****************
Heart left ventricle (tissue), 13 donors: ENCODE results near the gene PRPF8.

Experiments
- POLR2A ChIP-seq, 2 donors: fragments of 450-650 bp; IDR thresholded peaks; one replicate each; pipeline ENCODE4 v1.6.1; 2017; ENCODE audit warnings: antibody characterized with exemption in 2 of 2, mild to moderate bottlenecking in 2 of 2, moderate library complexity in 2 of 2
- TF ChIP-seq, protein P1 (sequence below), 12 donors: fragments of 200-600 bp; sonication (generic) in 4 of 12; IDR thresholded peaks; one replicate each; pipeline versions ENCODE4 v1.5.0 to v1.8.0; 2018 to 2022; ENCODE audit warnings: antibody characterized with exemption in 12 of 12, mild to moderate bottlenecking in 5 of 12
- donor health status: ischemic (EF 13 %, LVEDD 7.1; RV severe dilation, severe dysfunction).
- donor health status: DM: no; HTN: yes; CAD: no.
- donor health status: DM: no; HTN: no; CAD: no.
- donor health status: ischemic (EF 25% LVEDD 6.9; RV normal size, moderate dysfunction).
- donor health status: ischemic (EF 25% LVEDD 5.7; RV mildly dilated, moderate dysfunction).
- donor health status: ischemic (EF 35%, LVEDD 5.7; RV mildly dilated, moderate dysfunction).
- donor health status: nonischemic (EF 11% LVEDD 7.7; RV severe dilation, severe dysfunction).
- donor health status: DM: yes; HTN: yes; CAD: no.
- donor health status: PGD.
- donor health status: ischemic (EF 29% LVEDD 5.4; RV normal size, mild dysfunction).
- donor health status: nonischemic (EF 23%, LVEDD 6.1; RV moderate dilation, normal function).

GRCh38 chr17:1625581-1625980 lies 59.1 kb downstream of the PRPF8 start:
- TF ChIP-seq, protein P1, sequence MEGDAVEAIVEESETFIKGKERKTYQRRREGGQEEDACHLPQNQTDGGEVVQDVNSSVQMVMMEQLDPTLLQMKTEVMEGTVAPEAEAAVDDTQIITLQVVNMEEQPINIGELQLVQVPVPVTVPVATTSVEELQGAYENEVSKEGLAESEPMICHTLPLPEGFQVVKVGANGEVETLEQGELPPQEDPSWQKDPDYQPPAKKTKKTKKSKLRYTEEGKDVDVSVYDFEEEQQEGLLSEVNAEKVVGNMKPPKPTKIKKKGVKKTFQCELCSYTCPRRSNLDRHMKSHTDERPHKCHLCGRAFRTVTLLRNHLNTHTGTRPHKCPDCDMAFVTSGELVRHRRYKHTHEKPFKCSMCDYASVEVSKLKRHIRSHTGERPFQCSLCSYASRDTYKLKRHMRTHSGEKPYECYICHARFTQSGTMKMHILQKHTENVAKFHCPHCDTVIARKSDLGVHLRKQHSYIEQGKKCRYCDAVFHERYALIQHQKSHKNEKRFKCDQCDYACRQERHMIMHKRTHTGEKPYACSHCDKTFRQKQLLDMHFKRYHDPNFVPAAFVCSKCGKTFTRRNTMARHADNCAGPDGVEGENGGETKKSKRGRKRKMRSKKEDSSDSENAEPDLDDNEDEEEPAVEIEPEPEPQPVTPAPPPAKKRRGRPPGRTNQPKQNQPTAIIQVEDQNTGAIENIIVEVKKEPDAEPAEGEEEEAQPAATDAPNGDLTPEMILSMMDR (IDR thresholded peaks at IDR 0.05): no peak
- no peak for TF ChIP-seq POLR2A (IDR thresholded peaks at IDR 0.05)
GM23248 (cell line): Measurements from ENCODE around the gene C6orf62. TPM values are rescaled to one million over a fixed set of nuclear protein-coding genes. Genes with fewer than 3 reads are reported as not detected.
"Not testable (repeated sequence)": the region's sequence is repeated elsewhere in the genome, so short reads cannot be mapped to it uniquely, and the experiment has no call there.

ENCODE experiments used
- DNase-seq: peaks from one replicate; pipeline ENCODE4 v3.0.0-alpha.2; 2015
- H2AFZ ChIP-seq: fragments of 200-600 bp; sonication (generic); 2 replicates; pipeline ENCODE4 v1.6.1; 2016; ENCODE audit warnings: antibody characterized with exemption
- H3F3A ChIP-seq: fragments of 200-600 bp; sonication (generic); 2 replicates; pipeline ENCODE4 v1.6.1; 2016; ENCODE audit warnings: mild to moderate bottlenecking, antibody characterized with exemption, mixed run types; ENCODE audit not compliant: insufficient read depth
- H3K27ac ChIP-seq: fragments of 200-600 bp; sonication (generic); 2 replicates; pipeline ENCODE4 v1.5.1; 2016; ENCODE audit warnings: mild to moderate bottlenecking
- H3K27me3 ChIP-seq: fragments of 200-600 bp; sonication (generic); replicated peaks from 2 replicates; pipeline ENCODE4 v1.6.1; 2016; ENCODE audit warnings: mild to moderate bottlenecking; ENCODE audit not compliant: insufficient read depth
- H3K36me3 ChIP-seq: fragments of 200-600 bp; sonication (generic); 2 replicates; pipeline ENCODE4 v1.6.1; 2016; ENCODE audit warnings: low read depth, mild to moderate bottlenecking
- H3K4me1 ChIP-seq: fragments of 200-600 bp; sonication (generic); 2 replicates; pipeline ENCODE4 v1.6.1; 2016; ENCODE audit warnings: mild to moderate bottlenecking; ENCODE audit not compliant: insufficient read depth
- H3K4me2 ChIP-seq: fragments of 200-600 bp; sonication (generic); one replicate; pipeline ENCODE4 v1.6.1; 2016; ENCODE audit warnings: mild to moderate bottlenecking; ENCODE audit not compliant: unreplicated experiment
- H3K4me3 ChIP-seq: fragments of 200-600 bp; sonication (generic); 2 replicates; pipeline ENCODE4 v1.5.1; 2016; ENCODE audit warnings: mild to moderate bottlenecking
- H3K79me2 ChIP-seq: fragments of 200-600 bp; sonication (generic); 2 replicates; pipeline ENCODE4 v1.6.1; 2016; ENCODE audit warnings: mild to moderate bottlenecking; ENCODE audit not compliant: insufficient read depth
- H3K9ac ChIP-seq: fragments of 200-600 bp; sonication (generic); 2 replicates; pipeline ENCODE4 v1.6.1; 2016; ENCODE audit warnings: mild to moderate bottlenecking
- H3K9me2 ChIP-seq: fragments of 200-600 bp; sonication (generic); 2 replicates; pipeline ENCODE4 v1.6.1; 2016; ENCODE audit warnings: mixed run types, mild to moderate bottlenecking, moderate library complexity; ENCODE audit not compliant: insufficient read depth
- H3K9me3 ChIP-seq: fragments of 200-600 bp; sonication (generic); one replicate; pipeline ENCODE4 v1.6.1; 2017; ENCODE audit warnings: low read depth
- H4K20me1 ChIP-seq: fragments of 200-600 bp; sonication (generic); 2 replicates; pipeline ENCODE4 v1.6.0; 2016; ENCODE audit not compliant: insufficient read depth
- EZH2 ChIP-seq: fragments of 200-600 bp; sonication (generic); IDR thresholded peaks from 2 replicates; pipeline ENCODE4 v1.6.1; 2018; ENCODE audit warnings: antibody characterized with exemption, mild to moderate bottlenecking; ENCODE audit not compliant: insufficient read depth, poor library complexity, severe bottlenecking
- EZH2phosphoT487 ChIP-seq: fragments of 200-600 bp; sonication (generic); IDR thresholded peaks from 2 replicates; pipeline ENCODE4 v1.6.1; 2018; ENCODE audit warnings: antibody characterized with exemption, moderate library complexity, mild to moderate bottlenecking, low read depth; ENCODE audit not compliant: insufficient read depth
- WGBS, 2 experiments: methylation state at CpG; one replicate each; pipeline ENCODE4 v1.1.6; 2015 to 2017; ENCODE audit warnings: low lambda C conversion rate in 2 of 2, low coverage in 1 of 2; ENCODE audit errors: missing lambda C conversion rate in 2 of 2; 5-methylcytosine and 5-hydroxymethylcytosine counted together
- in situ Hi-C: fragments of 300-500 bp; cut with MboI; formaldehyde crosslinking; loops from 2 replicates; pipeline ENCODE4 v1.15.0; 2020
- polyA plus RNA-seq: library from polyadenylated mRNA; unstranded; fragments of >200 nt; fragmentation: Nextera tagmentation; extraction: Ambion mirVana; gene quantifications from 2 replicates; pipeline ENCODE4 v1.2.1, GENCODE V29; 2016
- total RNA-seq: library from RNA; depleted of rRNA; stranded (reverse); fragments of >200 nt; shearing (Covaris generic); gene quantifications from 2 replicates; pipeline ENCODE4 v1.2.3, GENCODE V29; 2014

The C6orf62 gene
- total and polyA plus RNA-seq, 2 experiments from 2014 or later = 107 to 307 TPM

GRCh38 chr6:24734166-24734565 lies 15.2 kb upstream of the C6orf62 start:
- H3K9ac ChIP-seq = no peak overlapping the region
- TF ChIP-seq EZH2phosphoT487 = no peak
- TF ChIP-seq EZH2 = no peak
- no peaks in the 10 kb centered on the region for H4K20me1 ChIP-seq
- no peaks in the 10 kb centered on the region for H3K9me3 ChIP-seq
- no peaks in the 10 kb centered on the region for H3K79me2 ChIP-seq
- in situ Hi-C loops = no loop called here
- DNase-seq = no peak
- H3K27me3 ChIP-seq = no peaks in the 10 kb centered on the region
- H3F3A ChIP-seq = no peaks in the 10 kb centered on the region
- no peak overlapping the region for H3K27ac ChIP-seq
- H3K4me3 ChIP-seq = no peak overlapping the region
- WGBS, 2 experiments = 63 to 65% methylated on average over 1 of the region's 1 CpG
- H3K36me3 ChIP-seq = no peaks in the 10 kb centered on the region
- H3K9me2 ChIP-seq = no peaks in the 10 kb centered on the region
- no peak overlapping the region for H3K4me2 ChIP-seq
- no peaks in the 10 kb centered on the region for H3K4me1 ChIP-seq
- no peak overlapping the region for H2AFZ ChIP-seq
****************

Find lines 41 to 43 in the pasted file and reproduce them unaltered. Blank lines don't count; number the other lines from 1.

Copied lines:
- total RNA-seq: library from RNA; depleted of rRNA; stranded (reverse); fragments of >200 nt; shearing (Covaris generic); gene quantifications from 2 replicates; pipeline ENCODE4 v1.2.3, GENCODE V29; 2014

The C6orf62 gene
- total and polyA plus RNA-seq, 2 experiments from 2014 or later = 107 to 307 TPM